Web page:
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Rocker Review

Judas Priest - Firepower

4 out of 5 Rock Hands

By James West,

Before getting into Firepower I feel it’s important to clarify to those of you who read this as to which Judas Priest fan you have delivering the goods on this review.


 I was born in the sixties, so my “Priest of Choice” comes from the trifecta sound of pure metal masterpieces Hell Bent For Leather, British Steel and Point Of Entry. Fans born

in the 70s probably cite Screaming For Vengeance/Turbo as their Priest of Choice, while later 80s and 90s generations usually crave the Ram It Down/Painkiller era from the metal gods.

But make no mistake about it- We are all as one though in our love for this timeless band of defenders of the faith for Hard Rock and Heavy Metal.  Ask any heavy rock group still in existence and they will quote Judas Priest as the source of their inspiration and creative energy.  Well, they may also speak of Iron Maiden, but to compare the two is a travesty in my opinion.  


But that’s another story altogether…

On Firepower, Judas Priest do an excellent job of combining all eras from their legacy, and in some cases, even within the same song.  While I loved several cuts off of Redeemer of Souls, Firepower simply has more substance in which to Ram It Down your eardrums.   Here’s my song by song review:

FIREPOWER:    The album starts off with a song that could easily be straight off the thunderous Ram It Down album.  Featuring galloping riffs and double-kick beats Firepower gets your attention quick and keeps it there.  

Immediately you can tell Rob’s voice is in top form.  Also, Nice guitar harmonies from Glenn and Richie add to the song’s depth before Richie launches into an incredible solo that’s straight off of Ace Frehley’s comet. Not to be outdone, Scott plays a cool stutter kick from the drums about half way through to give it a dimension.  The song fades out with a cool phaser type effect.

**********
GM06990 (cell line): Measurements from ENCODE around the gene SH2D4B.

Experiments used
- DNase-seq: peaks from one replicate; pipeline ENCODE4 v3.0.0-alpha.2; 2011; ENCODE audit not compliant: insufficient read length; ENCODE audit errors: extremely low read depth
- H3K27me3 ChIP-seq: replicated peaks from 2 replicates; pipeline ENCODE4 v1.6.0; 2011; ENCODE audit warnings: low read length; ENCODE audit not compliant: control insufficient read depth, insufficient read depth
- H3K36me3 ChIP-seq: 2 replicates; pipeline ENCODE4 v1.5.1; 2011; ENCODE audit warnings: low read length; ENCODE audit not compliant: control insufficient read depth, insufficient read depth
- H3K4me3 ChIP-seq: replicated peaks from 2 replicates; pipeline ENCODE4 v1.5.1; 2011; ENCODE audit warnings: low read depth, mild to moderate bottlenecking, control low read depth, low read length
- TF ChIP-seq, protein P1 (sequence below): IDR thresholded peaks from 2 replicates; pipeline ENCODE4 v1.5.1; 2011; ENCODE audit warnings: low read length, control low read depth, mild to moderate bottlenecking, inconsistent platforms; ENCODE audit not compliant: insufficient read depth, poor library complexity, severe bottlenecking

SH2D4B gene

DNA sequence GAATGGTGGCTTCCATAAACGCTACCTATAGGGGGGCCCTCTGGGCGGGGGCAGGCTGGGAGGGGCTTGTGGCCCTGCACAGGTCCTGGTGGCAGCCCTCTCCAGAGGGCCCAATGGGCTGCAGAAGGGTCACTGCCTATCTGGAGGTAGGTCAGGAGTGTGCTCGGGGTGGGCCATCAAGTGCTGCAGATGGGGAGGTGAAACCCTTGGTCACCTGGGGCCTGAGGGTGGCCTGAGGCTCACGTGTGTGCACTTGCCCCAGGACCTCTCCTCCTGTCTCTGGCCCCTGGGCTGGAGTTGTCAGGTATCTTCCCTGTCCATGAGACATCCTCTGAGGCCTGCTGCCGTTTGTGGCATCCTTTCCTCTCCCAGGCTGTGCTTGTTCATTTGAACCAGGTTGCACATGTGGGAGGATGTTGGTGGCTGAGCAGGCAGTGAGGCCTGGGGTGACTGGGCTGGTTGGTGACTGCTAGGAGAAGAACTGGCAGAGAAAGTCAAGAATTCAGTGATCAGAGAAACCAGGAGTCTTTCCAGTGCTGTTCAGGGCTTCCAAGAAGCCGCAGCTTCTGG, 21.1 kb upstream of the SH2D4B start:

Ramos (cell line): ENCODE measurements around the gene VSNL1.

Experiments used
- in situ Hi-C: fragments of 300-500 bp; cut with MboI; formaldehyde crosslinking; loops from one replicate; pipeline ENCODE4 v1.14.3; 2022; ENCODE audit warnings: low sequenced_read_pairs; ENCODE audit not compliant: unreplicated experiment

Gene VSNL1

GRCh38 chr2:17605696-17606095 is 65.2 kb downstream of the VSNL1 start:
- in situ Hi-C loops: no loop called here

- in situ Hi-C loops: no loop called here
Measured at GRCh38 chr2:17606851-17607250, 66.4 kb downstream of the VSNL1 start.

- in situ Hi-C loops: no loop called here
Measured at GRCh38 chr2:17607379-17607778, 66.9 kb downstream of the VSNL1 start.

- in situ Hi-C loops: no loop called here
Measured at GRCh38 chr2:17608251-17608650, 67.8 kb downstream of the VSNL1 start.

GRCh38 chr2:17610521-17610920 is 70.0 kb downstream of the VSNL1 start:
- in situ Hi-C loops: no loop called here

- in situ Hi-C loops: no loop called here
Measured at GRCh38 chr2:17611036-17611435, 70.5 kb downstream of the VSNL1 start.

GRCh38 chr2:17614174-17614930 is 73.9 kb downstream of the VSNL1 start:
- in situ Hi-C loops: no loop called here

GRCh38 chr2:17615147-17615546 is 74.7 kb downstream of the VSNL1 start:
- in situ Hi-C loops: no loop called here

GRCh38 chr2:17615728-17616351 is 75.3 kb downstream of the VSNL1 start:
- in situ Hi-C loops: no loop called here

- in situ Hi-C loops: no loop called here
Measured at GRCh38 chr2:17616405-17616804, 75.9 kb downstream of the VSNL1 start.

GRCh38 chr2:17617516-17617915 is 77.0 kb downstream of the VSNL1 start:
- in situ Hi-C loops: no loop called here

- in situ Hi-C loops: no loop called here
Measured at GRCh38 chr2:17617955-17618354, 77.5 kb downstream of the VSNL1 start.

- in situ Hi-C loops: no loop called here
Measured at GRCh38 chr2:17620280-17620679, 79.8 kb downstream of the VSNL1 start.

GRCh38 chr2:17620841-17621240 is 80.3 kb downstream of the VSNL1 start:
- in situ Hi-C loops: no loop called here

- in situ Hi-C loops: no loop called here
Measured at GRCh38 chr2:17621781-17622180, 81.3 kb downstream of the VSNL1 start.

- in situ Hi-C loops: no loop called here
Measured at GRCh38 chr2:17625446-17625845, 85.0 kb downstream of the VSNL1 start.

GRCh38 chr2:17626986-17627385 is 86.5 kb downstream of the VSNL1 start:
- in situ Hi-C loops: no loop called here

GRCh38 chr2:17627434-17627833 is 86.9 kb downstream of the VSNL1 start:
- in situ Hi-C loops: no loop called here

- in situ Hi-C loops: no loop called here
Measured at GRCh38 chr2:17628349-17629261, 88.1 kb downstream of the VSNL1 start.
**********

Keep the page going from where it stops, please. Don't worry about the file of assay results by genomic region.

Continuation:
LIGHTNING STRIKE:  The galloping ride continues with the next track.  Ritchie has some cool stabbing-type riffs to add depth to the song.  Mid-way through they launch into a Maiden-type rhythm to some effect.  Overall, not my favorite track off the album.  Sounds kind of cut and paste to me.

EVIL NEVER DIES:  For me this is really when the Priest I know and love start the album off.  Dialing back the double kick and focusing on the punch and feel of great power riffs along with a killer groove is the Priest sound I crave.  Rob delivers great vocals here.  He really tries to convey feeling with his delivery.  The song also has a bit of a Metallica vibe aka Enter Sandman complete with a Kirk Hammett-style solo.   

Then strangely it goes right into Megadeth style riffs.  What a cool combo!  Then back to Hammett time before going back to the chorus.

NEVER THE HEROES:  What, is that synth’s starting it off?  I’ll forgive them as it gives the song a cool pumping vibe that goes well with the tempo.  This cut could easily be off Stained Glass or Hell Bent For Leather.  United we stand!  Rob gives a great vocal performance here; reminiscent of March Of The Damned, the best cut off of Redeemer Of Souls in my opinion.  Cool minor chord solo doesn’t distract from the cool groove.  What a great song to hear from these guys!